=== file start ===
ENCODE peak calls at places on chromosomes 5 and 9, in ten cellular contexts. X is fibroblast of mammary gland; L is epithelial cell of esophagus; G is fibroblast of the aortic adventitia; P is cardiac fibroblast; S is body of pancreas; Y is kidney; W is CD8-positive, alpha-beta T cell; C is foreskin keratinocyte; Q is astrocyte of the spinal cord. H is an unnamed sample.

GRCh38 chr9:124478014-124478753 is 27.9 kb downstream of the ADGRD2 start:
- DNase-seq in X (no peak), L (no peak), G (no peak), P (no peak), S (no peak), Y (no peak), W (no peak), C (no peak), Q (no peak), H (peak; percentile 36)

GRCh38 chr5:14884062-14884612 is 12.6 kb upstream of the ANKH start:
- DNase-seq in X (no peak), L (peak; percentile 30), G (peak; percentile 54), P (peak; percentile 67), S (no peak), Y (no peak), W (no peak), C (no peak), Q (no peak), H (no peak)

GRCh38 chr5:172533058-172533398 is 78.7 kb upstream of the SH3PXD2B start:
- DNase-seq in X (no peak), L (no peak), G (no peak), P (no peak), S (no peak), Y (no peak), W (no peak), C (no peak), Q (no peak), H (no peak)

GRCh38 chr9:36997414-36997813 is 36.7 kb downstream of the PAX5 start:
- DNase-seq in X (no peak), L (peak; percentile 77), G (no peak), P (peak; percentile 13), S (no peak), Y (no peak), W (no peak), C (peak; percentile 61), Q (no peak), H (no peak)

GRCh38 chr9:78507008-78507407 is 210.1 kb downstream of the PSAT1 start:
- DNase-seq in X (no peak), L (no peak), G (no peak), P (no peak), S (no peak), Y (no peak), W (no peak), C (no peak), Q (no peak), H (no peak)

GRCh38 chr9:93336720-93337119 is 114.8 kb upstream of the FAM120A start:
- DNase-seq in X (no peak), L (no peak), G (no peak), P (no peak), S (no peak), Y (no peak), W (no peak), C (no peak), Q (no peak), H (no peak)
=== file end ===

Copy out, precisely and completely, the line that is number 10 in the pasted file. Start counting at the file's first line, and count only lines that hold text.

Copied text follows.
GRCh38 chr9:78507008-78507407 is 210.1 kb downstream of the PSAT1 start: